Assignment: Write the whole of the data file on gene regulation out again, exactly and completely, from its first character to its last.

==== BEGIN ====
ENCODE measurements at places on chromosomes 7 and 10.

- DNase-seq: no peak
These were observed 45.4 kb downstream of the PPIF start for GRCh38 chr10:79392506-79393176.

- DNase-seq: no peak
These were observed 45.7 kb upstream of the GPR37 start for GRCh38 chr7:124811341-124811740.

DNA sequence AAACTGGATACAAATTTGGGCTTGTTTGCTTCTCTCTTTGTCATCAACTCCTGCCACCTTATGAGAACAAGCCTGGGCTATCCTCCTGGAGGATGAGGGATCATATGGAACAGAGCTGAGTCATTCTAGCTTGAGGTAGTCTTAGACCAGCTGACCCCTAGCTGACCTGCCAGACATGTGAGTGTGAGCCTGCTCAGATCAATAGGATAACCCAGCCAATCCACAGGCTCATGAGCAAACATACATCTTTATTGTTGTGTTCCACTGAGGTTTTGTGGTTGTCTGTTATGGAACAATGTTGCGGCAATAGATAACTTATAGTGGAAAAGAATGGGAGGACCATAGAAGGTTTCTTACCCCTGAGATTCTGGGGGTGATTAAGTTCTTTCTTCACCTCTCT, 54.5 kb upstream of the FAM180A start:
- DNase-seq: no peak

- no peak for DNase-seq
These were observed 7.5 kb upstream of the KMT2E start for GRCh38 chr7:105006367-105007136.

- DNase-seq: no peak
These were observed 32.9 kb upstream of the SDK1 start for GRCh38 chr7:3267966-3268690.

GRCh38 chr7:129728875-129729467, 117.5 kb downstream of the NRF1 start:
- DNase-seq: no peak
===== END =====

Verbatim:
ENCODE measurements at places on chromosomes 7 and 10.

- DNase-seq: no peak
These were observed 45.4 kb downstream of the PPIF start for GRCh38 chr10:79392506-79393176.

- DNase-seq: no peak
These were observed 45.7 kb upstream of the GPR37 start for GRCh38 chr7:124811341-124811740.

DNA sequence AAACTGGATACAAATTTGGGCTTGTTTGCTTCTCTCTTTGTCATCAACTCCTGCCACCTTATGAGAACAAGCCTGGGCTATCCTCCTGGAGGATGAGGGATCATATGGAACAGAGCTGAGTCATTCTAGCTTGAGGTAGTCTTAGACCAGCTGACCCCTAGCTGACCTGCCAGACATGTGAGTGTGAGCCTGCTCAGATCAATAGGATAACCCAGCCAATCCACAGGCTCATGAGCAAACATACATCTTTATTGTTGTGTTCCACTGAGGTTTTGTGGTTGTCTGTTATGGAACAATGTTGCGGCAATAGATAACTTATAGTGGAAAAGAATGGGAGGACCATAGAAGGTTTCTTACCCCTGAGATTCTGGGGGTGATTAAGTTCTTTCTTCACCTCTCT, 54.5 kb upstream of the FAM180A start:
- DNase-seq: no peak

- no peak for DNase-seq
These were observed 7.5 kb upstream of the KMT2E start for GRCh38 chr7:105006367-105007136.

- DNase-seq: no peak
These were observed 32.9 kb upstream of the SDK1 start for GRCh38 chr7:3267966-3268690.

GRCh38 chr7:129728875-129729467, 117.5 kb downstream of the NRF1 start:
- DNase-seq: no peak